Demystifying Syria


Two relationships have long been key to the stability of the Syrian regime.  The first is an economic relationship: the regime puts back into national production just enough to create jobs and produce cheap national goods to keep the working population in steady or, better yet improving, living conditions.  The second is a political one: the regime, soberly assessing the balance of power, yet remains committed to the Palestinian right of return under UN General Assembly Resolution 194, even while raising the dose of repression as more power, control, and wealth become concentrated in the hands of the ruling military elite and its adjunct bourgeois class.  As the recent popular uprising has come to show, serious distortions have been incurred to both relationships, which are, under concrete conditions, inseparable.

The distortion to the economic relationship began with Syria’s adoption of neoliberal reforms.  The Syrian ruling elite siphoned resources needed to reproduce the working population under stable living conditions.  As early as 1987, the Syrian regime, expressing the growing interests of a small military elite which had clasped the state apparatus, began to dissociate itself from a relatively planned and heavily state-interventionist past.  Up until 2002, the reforms were limited to promoting private investment with some, albeit very little, erosion of the subsidies and the basic consumption bundle delivered to the working population.  The initial reforms did not pay off and the investment rate as a whole declined.  Given the uncertainty due to geopolitical risk engulfing Syria, private investors steer away from projects with high initial costs and long gestation periods and engage in speculative and ephemeral endeavours.  Until 2002, and just prior to the commencement of the second oil boom, real growth rates were on average around zero and unemployment figures reached the two-digit level.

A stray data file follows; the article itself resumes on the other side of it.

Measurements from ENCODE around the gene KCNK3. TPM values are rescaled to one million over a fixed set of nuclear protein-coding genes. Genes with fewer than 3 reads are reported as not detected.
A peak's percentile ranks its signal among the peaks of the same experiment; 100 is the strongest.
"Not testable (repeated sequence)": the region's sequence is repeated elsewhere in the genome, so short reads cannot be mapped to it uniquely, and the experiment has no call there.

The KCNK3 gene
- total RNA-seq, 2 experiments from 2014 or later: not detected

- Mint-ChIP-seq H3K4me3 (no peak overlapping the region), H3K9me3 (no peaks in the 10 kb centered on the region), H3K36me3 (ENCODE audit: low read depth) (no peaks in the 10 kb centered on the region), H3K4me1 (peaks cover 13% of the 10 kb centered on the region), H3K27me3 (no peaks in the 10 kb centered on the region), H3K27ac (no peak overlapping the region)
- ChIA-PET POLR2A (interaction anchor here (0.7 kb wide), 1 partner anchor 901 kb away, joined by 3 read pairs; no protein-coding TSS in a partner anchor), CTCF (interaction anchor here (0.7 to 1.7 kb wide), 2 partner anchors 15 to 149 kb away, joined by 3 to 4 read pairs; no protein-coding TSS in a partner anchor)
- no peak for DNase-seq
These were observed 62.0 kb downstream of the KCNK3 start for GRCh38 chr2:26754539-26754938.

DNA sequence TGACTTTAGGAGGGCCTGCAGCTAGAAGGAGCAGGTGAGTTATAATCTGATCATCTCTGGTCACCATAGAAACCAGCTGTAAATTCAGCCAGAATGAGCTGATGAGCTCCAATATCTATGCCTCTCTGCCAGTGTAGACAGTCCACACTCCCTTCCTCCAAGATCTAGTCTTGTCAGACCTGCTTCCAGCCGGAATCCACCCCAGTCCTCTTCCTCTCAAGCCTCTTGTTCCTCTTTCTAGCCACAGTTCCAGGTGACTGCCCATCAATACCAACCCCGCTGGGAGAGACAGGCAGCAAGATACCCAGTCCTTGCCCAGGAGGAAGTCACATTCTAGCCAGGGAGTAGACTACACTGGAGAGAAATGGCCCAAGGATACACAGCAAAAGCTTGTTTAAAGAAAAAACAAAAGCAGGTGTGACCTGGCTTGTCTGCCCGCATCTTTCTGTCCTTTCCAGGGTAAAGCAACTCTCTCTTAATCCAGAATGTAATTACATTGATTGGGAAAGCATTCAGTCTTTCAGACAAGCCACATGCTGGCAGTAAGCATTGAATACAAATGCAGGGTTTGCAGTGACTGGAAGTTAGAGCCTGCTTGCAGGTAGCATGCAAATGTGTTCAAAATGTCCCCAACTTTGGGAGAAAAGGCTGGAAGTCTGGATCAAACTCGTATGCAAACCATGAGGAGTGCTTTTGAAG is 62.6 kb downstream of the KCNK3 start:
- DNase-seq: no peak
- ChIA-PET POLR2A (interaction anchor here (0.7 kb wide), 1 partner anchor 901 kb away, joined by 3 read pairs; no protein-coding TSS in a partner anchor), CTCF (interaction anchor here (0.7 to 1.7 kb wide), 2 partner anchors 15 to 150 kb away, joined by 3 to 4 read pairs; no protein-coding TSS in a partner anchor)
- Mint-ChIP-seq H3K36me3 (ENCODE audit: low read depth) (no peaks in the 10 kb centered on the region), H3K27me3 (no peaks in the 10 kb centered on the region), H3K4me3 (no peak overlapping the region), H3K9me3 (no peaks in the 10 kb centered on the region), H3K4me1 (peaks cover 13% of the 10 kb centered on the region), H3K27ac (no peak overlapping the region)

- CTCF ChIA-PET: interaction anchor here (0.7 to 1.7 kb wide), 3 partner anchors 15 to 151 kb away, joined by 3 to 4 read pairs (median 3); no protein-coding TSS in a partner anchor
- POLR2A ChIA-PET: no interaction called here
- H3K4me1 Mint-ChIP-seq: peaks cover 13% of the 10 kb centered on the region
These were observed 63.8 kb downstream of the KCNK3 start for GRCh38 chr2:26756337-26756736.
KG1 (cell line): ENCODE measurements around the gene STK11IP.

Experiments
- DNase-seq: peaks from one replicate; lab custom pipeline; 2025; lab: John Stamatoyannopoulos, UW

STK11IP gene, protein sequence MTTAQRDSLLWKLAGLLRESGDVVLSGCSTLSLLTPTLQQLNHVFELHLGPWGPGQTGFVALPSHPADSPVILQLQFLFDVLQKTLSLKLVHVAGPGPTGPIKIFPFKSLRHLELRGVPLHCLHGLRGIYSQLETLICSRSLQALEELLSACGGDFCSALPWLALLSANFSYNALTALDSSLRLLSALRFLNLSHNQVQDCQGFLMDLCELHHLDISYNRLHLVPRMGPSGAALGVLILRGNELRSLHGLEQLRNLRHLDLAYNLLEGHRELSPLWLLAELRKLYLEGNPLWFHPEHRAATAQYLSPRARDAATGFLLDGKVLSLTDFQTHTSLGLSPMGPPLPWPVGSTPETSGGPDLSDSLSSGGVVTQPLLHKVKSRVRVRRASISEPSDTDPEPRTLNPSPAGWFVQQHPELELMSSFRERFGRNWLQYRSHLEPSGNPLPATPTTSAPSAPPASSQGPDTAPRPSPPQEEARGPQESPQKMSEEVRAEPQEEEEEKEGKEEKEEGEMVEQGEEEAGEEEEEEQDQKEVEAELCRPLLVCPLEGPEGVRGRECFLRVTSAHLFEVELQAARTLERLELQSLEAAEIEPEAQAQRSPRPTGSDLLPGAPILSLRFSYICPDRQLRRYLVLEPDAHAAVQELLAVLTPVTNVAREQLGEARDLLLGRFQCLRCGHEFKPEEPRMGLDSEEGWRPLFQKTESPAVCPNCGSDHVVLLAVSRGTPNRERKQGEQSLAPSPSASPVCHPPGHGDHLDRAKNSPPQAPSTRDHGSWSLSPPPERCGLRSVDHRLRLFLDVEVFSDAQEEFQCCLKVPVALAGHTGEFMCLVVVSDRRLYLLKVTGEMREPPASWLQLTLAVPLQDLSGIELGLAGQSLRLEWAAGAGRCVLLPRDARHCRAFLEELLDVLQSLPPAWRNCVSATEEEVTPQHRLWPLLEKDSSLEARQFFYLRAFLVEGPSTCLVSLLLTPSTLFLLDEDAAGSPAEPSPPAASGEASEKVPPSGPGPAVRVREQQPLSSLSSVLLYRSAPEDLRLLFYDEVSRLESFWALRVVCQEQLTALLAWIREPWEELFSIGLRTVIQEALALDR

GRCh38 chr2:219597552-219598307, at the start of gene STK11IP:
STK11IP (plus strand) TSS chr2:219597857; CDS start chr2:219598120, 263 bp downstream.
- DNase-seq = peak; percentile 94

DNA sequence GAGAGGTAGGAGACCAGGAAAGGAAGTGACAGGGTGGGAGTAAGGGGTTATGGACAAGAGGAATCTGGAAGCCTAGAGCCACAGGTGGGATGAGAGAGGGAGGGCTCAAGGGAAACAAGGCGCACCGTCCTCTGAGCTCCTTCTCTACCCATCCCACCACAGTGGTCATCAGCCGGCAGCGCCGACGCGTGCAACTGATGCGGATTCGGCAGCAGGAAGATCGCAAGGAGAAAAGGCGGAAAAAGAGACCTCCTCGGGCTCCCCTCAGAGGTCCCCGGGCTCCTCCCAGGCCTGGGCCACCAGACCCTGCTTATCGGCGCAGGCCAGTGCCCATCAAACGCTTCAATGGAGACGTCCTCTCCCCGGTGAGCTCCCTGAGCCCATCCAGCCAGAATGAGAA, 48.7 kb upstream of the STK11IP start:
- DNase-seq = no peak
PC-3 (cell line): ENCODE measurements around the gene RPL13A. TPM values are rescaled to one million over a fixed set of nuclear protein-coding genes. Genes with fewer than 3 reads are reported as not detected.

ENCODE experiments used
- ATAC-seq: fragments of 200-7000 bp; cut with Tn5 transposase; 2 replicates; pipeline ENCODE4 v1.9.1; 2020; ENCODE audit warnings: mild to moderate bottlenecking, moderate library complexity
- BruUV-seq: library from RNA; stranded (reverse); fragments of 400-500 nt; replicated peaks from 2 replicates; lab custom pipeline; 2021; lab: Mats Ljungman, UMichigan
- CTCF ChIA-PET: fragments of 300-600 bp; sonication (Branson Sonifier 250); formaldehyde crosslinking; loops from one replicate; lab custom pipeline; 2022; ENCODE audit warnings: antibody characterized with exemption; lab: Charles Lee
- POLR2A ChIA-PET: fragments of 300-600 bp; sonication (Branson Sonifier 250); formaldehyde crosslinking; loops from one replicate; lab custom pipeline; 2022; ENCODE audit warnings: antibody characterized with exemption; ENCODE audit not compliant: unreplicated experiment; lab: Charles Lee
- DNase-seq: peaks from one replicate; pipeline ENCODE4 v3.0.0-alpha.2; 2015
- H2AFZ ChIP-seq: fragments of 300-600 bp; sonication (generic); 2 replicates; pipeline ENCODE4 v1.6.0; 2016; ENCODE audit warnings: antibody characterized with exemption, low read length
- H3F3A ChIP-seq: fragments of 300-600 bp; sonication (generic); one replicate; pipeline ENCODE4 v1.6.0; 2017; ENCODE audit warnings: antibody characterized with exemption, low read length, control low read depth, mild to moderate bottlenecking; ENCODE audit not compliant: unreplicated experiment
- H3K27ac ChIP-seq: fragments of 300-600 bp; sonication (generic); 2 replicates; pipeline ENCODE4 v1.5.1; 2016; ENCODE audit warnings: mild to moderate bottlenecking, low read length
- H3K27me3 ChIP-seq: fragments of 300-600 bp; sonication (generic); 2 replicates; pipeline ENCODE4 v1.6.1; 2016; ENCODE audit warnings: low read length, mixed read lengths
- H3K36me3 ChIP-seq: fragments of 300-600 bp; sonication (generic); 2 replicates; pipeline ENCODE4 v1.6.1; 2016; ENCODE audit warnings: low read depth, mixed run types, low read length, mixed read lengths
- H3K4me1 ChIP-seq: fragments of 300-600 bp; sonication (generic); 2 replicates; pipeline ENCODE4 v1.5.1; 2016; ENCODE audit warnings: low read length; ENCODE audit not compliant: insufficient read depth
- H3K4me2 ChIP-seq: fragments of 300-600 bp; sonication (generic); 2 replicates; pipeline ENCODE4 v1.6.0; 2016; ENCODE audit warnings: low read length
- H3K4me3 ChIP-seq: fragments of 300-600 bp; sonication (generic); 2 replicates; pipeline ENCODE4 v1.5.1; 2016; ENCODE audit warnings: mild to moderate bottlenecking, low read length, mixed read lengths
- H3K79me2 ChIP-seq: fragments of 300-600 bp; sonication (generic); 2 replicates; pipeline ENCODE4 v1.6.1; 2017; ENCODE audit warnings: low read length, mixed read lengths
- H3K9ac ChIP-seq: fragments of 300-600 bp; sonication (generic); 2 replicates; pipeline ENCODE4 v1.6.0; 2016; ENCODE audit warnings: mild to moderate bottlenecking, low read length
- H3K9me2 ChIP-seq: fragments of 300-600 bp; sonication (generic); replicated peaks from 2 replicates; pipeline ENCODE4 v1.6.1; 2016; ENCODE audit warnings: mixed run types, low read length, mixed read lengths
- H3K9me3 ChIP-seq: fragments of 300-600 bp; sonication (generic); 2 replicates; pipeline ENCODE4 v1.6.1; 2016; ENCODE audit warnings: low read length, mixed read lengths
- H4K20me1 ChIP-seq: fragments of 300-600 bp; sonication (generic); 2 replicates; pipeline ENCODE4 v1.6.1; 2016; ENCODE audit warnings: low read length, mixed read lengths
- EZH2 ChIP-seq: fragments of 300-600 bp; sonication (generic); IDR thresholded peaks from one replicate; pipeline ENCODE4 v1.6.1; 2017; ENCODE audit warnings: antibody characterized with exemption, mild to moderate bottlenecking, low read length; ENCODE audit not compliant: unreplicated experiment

In 2006, the second generation of intensive neoliberal reforms was born: a lifting of price control on basic commodities, a lifting of tariff barriers, a relative freeing of the capital account, and, a soon-to-be lifting of subsidies for certain essential commodities.  The price of staple commodities rose and, in the initial years of second-generation reforms, the inflation rate jumped on average to more than 10 percent.  When inflation tapered down, it did so at still higher costs to employment.  In the absence of autonomous trade unionism, the corresponding rise in wages was torpid.  It was a prolonged and calculated shock therapy, which formalised the hold of the state bourgeoisie on the economy, desocialised land tenure, widened the income gap, dealt a blow to national industry, and promoted import-led growth.  But this was no ordinary liberalisation.  It was meant for a class that deployed absolute political authority to extract wealth at every juncture of the circuit of capital.1  Less and less was paid into health and education.  Less was paid into wages.  A state-sponsored merchant was free to mark up prices.  The Central Bank would stabilise the local currency with nationally owned reserves so that locally accrued rents could be converted into dollars and sent abroad.  The dollar peg unequivocally eroded the efficacy of monetary policy and, subsequently, the economy became gradually dollarised.  In the uncertain environment of Syria where complete collapse à la Iraq is a possibility, the rich either save abroad or turn to affluent consumption emulating in a Veblenian manner the rich classes of Western countries.  In this second phase of reform, the real growth rate was on average six percent for the past nine years whilst, once more, income inequality rose at a yet higher rate.  But even this growth in income was driven firstly by higher oil prices and secondly by geopolitical rents.  It is these geopolitical rents that bring us to the distortion incurred to the political relationship.